The Paraná River in South America •

Today’s Image of the Day from NASA Earth Observatory features the Paraná River, the second longest river in South America.

The Paraná moves northeast to southwest for approximately 3,030 miles, passing through Brazil, Paraguay, and Argentina. The braided patterns seen in the river are formed by sediment that was carried from upstream and piled up into islands. 

According to NASA, the sediment also makes braid bars, which are smaller, rhomboid-shaped landforms created by the interweaving of water and land as the river level rises and falls over time. The braided channels provide routes for small boats and ships.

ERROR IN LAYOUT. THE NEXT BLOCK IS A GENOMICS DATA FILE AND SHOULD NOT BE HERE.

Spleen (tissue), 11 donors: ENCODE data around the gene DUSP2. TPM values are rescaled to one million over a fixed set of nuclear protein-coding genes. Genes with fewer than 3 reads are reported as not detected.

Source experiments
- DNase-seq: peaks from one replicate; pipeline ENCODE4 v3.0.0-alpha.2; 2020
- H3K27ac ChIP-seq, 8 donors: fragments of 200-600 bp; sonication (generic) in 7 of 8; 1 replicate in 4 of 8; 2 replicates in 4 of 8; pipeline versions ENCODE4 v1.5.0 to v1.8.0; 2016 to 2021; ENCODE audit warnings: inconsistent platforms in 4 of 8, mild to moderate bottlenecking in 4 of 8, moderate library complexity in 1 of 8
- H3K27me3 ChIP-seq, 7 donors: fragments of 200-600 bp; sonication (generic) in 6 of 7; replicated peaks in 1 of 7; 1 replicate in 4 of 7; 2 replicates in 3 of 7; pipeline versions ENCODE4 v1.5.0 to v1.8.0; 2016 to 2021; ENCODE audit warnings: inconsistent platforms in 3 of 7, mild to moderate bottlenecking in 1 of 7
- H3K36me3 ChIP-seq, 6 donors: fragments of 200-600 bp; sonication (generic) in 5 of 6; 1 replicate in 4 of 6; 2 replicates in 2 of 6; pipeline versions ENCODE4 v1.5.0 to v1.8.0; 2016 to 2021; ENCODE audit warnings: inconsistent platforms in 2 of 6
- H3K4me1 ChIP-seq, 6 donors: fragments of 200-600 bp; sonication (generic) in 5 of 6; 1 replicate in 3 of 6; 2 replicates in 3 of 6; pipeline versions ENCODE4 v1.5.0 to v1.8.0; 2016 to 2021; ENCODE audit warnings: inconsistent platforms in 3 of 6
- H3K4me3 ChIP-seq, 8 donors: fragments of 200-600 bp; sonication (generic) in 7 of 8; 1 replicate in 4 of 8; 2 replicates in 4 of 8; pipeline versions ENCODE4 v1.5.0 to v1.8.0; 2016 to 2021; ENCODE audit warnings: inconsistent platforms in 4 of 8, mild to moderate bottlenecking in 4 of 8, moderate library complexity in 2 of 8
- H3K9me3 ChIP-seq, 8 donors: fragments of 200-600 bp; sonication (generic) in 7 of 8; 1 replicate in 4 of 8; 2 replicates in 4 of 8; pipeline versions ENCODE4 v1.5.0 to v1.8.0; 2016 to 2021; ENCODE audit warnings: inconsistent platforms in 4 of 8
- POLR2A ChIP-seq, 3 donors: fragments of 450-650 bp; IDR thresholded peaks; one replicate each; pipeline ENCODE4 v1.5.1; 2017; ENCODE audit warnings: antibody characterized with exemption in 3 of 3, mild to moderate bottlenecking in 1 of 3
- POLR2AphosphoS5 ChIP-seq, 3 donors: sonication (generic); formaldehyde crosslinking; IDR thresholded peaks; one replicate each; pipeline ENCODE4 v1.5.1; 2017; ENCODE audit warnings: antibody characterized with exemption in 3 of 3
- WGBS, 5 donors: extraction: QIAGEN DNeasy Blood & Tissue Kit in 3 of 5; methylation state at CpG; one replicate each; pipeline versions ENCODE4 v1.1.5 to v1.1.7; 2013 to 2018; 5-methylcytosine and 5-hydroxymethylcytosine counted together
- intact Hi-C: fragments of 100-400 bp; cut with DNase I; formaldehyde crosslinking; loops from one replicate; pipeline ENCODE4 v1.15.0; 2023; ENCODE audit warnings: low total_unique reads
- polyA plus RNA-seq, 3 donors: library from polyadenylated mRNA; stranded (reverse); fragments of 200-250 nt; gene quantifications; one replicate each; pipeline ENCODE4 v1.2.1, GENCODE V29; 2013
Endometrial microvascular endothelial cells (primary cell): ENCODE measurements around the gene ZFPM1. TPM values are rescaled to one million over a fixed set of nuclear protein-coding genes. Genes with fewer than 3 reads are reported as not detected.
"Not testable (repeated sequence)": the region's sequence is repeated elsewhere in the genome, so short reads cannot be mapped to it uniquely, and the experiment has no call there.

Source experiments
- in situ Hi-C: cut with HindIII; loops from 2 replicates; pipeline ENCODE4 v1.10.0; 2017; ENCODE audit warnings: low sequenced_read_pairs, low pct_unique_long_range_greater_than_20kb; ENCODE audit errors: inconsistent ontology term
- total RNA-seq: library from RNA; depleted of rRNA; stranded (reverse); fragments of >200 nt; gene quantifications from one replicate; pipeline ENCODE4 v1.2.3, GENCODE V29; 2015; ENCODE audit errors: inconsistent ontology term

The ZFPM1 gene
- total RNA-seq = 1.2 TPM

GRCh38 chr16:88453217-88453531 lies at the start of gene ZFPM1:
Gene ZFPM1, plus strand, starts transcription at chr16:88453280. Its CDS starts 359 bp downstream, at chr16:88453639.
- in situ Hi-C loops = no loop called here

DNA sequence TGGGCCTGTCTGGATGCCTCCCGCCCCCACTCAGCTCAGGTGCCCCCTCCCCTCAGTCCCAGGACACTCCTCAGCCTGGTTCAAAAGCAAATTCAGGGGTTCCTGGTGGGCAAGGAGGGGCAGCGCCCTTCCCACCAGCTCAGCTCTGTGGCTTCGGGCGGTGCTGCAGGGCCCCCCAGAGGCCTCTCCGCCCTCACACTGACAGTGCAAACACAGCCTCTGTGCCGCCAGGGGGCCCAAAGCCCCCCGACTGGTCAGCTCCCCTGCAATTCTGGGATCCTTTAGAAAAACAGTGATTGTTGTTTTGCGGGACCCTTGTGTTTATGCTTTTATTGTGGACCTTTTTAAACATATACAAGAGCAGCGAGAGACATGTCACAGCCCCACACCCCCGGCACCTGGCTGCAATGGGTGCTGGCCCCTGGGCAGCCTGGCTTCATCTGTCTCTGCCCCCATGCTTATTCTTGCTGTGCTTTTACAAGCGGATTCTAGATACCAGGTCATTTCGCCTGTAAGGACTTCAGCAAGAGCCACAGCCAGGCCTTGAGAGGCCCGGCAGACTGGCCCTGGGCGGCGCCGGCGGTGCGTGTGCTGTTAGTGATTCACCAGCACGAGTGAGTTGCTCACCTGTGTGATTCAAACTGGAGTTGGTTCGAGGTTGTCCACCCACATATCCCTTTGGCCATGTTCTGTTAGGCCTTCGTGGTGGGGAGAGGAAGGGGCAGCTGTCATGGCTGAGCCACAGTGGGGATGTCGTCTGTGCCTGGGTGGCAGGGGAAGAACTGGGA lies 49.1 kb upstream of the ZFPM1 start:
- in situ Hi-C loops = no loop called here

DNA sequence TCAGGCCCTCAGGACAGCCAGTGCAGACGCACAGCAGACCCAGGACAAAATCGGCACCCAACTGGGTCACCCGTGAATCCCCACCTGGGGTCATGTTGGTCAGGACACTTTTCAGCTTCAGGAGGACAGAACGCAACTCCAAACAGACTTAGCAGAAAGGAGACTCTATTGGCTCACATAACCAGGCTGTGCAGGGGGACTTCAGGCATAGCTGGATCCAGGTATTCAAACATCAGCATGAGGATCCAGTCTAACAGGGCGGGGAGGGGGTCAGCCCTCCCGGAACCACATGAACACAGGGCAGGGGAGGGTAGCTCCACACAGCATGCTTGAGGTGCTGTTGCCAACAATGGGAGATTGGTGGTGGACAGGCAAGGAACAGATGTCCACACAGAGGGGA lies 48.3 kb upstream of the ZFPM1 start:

In the fields surrounding the Paraná River floodplain, crops such as coffee, corn, and cotton are grown. Ongoing drought in this region has recently slowed crop production, and has also limited the transport of goods on the shrinking river.

The Paraná River basin supports a diverse ecosystem, including numerous species of fish and birds. The river’s wetlands are crucial for biodiversity and provide vital habitats for many species.

The image was captured on July 9, 2021 by an astronaut with the Expedition 65 crew on the International Space Station. It is provided by the ISS Crew Earth Observations Facility and the Earth Science and Remote Sensing Unit, Johnson Space Center. 

Image Credit: NASA Earth Observatory 

By Chrissy Sexton, Editor

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